cute animals who don't want toxic can linings

You may have heard about industrial chemicals like bisphenol A making their way into our food supply via can linings--but what about our pets? Not surprisingly, they are vulnerable, too. A recent study, for example, found that BPA in the bloodstream of pet dogs nearly tripled when they switched to canned dog food.

At the Ecology Center, we pioneered a rapid method for identifying the types of polymer coatings used in food cans. On the heels of the major study that resulted, we have completed a smaller study of pet food cans.  

We took a “citizen science” approach, asking community members to send in empty cat and dog food cans they had recently purchased for their pets. We received a total of 60 cans from pet owners in Southeast Michigan, then used our spectroscopic method to learn what types of coatings were inside each can.

What we found:

  • Almost all cat food cans tested (95%) had a PVC-based coating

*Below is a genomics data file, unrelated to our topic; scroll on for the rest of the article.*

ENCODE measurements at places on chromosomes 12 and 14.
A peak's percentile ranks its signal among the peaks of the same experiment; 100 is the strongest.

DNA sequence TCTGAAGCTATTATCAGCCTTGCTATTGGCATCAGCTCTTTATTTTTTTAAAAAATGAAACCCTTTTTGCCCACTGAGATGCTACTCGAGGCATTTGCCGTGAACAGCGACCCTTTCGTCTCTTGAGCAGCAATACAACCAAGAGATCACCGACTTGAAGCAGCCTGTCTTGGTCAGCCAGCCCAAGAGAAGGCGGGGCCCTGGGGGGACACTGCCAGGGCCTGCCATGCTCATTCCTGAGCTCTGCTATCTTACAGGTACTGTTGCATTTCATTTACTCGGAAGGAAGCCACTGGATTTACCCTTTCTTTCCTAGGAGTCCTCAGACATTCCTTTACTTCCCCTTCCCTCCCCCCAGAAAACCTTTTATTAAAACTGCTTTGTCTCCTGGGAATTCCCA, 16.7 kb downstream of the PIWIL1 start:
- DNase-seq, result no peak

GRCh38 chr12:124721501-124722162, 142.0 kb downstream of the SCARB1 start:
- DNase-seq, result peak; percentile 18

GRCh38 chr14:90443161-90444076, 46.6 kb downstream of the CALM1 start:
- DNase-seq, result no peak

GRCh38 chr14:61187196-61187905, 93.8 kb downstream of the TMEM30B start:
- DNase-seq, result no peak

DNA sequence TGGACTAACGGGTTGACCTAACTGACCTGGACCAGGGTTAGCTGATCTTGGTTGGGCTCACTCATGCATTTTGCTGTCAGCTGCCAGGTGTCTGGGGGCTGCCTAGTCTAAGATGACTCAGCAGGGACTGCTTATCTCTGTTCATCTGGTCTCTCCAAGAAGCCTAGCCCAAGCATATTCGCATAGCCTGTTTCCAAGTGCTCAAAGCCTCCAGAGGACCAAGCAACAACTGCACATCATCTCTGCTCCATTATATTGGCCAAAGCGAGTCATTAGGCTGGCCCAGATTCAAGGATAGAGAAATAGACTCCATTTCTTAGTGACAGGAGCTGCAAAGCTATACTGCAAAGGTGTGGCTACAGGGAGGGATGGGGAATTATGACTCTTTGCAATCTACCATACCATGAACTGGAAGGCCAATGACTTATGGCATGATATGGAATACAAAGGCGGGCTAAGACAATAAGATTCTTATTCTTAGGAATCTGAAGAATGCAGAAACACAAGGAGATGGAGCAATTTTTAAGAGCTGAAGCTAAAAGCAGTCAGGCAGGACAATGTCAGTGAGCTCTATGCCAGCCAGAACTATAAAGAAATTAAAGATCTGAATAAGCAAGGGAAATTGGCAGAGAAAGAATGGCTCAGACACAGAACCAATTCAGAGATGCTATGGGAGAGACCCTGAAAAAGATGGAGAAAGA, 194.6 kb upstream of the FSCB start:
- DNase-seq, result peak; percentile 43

• Most dog food cans (81%) had a BPA-based coating
  • All of the pet food cans contained a PVC or a BPA-based coating--or both. A few other coating materials were also detected in combination with PVC or BPA.

“These findings are quite concerning and similar to our own studies that examined two brands of canned dog food, including one that was promoted to be BPA-free but actually contained equivalent amounts of this chemical as one where no such claims have been made,” said Cheryl S. Rosenfeld, DVM, PhD, associate professor at the Bond Life Sciences Center, University of Missouri.

“We also found that when dogs consumed canned dog food containing BPA for two weeks, it was associated with metabolic and gut microbiome alterations. Thus, these recent findings from the Ecology Center raise further concern that potentially all commercial brands of dog and cat food may contain BPA that can lead to potential health effects in our companion animals.”

Click on individual products below and on the menu links to read more about our study of pet food cans.

Published on June 22, 2017

IMPORTANT NOTE: ratings do not provide a measure of health risk or chemical exposure associated with any individual product, or any individual element or related chemical.